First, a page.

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Only patients showing clinical signs need treatment, and only patients requiring electrophysiologic testing of the heart, or implantation of an artificial pacemaker will need to be hospitalized.
Dogs that do not respond to medical therapy, or have adverse medical side effects to therapy, and/or dogs with abnormally fast/abnormally slow heart rate syndrome will need to have an artificial pacemaker implanted. Attempts to manage an abnormally fast or abnormally slow heart rate syndrome medically, without prior pacemaker implantation, carry a significant risk of worsening the extremes of the abnormally fast or abnormally slow heart rate syndrome.
While your dog is healing from this condition, you will need to keep its physical activity to a minimum. Encourage rest in a quiet, non-stressful environment as much as possible, away from other pets or active children. Although therapy for SSS may seem to work at the beginning of treatment, medical therapy commonly does not work. The only alternative in these instances is surgical correction.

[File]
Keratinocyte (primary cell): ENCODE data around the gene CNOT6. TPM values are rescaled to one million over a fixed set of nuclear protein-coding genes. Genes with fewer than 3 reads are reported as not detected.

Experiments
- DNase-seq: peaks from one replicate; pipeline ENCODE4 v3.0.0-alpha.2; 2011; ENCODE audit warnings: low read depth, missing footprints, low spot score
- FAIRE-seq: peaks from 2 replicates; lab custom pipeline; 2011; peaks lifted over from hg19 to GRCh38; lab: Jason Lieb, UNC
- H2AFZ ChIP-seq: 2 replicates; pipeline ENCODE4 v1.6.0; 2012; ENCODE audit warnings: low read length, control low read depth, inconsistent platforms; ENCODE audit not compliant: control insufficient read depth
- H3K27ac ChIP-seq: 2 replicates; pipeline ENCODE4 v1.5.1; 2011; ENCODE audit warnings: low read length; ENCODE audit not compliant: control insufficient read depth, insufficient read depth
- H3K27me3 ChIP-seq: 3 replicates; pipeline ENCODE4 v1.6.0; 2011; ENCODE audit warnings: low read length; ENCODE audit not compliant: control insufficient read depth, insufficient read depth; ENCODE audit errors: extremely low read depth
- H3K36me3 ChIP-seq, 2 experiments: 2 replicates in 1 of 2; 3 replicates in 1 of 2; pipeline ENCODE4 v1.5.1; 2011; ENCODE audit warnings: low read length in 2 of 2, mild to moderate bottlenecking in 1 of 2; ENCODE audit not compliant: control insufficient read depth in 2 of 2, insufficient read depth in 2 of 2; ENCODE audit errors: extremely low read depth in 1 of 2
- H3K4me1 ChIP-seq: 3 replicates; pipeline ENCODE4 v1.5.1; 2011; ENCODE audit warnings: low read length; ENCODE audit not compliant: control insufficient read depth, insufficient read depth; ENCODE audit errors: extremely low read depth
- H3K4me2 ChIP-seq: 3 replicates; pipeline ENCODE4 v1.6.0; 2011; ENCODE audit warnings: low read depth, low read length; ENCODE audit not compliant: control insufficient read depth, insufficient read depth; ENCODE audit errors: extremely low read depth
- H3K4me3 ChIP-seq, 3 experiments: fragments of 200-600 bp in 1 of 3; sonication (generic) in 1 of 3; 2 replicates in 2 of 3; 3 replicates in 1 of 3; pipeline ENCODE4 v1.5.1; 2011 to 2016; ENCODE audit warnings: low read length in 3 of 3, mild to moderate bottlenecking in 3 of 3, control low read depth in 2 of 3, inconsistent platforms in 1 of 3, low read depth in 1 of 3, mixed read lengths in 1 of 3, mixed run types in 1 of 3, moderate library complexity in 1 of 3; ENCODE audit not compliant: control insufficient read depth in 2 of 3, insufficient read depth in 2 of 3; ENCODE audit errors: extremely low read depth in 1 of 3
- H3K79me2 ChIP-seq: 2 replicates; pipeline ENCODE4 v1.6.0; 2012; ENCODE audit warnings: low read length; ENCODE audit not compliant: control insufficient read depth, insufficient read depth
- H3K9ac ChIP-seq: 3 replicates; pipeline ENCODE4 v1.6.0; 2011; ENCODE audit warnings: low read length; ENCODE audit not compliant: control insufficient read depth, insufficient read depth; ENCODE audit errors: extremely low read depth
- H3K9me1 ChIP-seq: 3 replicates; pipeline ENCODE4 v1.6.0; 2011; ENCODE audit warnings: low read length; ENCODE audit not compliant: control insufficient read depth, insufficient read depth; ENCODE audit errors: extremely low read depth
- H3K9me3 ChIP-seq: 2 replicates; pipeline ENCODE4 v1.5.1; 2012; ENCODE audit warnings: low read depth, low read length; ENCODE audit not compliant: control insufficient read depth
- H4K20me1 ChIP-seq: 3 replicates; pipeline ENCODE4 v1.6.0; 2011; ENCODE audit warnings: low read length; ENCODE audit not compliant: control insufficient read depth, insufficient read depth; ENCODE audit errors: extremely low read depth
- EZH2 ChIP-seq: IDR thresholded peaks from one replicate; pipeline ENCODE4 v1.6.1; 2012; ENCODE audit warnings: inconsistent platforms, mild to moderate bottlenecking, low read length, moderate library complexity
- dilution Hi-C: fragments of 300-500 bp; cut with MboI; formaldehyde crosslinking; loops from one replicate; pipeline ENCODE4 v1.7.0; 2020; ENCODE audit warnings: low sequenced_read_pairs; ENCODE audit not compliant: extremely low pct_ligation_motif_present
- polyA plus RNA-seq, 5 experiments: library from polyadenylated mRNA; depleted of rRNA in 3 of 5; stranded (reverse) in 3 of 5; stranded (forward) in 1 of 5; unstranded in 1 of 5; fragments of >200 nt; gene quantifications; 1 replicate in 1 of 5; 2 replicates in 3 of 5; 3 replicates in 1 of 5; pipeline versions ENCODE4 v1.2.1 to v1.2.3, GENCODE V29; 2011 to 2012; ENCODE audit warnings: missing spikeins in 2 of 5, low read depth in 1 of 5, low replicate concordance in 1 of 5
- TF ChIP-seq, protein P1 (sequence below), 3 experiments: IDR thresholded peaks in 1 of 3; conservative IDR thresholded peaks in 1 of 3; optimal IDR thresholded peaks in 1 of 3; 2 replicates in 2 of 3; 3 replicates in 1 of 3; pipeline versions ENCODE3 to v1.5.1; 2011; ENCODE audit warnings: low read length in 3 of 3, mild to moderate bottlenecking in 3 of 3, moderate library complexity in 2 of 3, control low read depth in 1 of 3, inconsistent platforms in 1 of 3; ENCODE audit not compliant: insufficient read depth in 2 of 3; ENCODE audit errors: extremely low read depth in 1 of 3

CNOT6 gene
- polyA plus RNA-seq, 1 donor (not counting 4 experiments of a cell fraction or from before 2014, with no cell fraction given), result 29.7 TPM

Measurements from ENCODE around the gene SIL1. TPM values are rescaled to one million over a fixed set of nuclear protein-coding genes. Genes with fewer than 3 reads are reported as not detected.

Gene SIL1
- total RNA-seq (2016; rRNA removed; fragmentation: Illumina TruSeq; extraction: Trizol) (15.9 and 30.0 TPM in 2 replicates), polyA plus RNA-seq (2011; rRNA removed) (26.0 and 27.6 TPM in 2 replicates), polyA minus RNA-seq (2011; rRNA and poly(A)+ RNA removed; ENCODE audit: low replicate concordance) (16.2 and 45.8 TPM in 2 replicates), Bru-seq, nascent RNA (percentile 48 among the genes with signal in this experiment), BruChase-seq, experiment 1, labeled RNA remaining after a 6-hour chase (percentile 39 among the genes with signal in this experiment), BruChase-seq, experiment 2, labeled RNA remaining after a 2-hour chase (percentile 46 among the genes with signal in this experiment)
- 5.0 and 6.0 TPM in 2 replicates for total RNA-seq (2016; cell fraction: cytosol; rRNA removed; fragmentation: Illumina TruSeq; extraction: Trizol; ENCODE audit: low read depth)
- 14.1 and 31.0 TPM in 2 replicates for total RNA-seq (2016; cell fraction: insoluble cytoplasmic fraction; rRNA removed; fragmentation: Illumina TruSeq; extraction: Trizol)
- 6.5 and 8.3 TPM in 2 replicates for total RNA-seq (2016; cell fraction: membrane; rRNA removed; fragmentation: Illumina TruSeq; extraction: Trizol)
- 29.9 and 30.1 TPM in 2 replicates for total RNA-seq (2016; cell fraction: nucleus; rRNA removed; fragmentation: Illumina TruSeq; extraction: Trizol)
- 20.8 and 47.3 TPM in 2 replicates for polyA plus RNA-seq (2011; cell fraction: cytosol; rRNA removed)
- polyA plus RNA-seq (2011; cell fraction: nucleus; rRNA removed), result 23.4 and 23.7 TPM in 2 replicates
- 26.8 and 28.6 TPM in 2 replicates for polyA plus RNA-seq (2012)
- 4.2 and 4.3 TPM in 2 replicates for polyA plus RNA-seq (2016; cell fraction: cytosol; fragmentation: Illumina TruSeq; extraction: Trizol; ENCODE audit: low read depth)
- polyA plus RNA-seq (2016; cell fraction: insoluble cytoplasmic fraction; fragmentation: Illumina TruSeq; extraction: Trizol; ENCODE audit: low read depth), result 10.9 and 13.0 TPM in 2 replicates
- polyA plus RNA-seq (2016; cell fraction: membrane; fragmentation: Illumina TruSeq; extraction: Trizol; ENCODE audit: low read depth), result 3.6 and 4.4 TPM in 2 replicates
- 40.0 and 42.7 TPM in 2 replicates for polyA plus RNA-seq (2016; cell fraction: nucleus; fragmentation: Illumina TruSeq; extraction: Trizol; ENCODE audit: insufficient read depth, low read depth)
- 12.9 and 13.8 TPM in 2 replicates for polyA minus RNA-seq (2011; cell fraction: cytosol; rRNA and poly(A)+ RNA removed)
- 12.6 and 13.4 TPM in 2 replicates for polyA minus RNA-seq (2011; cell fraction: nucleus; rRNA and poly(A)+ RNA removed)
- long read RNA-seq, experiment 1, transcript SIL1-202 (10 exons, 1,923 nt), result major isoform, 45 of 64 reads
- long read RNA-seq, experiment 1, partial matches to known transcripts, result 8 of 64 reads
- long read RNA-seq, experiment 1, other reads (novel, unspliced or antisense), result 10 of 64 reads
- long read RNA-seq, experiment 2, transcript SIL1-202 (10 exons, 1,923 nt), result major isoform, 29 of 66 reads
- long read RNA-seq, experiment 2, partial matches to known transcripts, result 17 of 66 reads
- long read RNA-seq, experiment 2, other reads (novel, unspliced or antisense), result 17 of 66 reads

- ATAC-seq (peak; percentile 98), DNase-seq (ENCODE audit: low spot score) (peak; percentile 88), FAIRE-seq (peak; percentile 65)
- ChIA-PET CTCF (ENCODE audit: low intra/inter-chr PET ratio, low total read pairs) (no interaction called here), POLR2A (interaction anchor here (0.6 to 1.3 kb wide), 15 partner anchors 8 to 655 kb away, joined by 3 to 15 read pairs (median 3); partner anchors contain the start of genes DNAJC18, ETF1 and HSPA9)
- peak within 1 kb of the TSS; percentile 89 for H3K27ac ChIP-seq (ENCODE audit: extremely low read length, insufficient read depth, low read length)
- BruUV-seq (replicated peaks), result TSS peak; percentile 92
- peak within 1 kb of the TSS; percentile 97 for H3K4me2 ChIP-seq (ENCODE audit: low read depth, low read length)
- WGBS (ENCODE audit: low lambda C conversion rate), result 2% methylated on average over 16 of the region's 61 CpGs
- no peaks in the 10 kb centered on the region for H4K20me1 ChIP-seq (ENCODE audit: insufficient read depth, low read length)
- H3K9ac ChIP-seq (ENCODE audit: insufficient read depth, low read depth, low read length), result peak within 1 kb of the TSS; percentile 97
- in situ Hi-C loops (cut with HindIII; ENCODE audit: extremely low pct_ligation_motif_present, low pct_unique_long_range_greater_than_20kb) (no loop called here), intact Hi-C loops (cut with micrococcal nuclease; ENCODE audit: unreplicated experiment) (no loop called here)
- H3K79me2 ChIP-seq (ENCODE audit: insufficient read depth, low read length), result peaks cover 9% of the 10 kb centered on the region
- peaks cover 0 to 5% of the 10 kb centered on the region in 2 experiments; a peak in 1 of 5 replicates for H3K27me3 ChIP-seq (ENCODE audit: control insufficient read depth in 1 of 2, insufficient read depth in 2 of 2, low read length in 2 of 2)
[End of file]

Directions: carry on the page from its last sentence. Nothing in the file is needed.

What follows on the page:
A cavity within a bone; may also indicate a flow or channel
Pertaining to the chest
Anything that has been recognized as to be not what would be accepted as normal.
A lump of tissue inside the right atrium; it helps to regulate the beat of the heart
An in-depth examination of the properties of urine; used to determine the presence or absence of illness
Pertaining to the lungs
A record of the activity of the myocardium
An attachment of the zygote inside the uterus
A wave that is transmitted through nerves and nervous tissue
A particularly slow beating heart.